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Problems with the Supply Chain Crunch in Construction

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Part One

Most global industries operate well-established supply chains with reliable expertise and capabilities. However, the construction industry remains behind the pack, which was exemplified due to the global COVID-19 pandemic. On Wednesday, November 9th from 14.00 CST, the CEO of Voyage Control - James Swanston presents insights into what may result over the next 12+ months along with how owners and contractors may regain a stronger hold over their supply chain challenges. 

This two-part series looks to explore some of what James will be discussing at the 2022 Groundbreak conference. This first article will focus on the problems that the greater construction industry and supply chain has been facing over the last two years. The second article explores ways in which these problems can be solved, improved upon, and more. 

Historically, the construction industry has been renowned for many impressive accomplishments from creating increasingly high cityscapes to bringing essential city-building infrastructure to fruition and revolutionizing construction materials to be stronger, more reliable, more cost-effective, and now more environmentally sustainable. However, the industry faces many dismal flaws that hold itself back from improving and growing. One part of this is the lacking adoption of digitized systems, since “digitization is lower than in nearly any other industry” and as a result, “customer satisfaction is hampered by regular time and budget overruns and lengthy claims procedures” (McKinsey & Co. 2020).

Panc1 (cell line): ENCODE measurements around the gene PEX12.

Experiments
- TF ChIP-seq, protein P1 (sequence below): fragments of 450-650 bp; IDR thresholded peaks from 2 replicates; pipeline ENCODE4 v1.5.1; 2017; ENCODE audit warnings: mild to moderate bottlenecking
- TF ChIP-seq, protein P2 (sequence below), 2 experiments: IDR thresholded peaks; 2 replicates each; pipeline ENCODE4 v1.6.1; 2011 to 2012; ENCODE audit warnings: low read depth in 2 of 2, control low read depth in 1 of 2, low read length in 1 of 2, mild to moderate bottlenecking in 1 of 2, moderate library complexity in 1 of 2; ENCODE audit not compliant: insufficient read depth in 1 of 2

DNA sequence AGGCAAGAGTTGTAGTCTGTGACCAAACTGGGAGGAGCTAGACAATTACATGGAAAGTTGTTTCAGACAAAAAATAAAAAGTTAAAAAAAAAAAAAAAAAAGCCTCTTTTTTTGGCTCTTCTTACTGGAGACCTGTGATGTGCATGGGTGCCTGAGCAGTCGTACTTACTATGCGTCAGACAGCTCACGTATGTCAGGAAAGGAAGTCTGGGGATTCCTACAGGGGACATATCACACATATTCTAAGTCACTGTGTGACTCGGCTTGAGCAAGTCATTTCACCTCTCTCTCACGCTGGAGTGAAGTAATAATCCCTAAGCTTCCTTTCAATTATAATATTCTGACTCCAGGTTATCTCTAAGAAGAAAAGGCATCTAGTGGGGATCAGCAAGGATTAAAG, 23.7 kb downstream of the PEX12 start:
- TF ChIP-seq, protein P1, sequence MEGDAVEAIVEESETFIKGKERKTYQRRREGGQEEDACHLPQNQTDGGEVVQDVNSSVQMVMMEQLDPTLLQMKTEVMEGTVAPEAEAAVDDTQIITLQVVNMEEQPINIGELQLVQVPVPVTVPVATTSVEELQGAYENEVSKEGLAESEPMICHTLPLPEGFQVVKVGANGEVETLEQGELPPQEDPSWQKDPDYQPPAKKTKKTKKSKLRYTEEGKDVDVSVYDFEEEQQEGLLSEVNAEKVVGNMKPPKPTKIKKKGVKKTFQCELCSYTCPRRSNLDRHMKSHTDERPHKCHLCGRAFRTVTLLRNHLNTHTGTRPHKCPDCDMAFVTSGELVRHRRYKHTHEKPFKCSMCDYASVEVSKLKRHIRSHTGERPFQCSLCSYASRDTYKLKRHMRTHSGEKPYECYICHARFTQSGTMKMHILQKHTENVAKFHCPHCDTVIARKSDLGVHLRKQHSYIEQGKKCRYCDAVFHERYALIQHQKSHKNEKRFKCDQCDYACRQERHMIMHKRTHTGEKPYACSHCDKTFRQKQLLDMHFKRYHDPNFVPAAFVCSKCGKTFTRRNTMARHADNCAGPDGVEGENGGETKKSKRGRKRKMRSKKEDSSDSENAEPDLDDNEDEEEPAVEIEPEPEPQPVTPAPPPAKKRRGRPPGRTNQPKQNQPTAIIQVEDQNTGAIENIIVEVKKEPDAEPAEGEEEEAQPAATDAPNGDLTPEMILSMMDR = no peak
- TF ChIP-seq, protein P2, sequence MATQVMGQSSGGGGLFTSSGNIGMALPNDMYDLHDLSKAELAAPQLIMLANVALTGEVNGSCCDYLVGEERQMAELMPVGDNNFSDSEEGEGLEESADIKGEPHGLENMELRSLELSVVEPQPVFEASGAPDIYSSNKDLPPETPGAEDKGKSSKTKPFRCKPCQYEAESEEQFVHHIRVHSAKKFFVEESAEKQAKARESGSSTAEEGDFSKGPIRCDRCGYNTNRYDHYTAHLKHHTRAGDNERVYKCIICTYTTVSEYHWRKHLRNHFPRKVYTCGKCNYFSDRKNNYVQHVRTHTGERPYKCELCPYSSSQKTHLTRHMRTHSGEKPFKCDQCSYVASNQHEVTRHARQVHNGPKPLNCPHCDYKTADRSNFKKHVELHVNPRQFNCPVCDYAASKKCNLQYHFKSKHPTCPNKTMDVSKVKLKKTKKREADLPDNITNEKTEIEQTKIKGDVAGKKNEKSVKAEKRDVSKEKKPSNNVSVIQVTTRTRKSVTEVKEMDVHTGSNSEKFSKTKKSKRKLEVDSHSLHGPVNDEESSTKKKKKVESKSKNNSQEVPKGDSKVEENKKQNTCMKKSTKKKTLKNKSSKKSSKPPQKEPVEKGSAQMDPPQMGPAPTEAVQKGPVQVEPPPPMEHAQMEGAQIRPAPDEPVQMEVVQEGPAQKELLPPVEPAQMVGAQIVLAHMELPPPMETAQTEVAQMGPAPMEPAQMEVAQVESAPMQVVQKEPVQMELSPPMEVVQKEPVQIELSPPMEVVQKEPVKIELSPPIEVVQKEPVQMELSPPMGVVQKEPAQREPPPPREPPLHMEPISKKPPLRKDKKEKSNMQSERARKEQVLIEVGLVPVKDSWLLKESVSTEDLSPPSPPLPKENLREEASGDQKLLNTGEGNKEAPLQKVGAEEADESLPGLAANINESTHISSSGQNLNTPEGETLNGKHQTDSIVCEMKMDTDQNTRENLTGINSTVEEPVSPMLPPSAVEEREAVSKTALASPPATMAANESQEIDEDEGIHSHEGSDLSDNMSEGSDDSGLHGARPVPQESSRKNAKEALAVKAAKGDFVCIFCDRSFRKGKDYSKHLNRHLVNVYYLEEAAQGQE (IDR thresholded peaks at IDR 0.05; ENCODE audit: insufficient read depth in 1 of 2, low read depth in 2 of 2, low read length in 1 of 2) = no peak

Graphic1

COVID-19’s Effect on the Construction Industry

From late 2019 to now, the industry has been reeling from the economic impact that the COVID-19 pandemic laid upon the wider construction ecosystem, as the pandemic has reduced demand in some markets, disrupted the supply chain, competition intensified and performance weakened due to staff and skilled labor shortages (Kelly, A. 2022).  As a result, a perfect storm of factors was created including “lockdowns, workplace restrictions, border closures, and natural disasters have caused significant interruptions in the production and manufacturing of building materials in both domestic and international supply chains” (Cotter, B & Zhang, K. 2021)


Restrictions to contain the pandemic have required construction firms to change their worksite practices to comply with social distancing
and workplace hygiene. Over the next 5 years, demand is projected to steadily improve for the industry, however, the “industry’s short-term prospects are forecasted to deteriorate due to the winding down of government stimulus spending as the economy emerges from the effects of the COVID-19 pandemic” (Kelly, A. 2022). Other reasons for the deterioration in the industry include the present instability of the global economic and financial markets. This instability results in an increased discouragement of foreign and local investments in the commercial property market. As can be seen from the below graph (Industry Performance 2014-2027), construction in Australia has seen a drastic decrease in revenue from 2018 to 2022 with a spike in 2021, to then drop again between 2021/2022. As seen on the same graph, employment data follows the revenue trends as they’re both projected to steadily increase over the next 5 years (Kelly, A. 2022).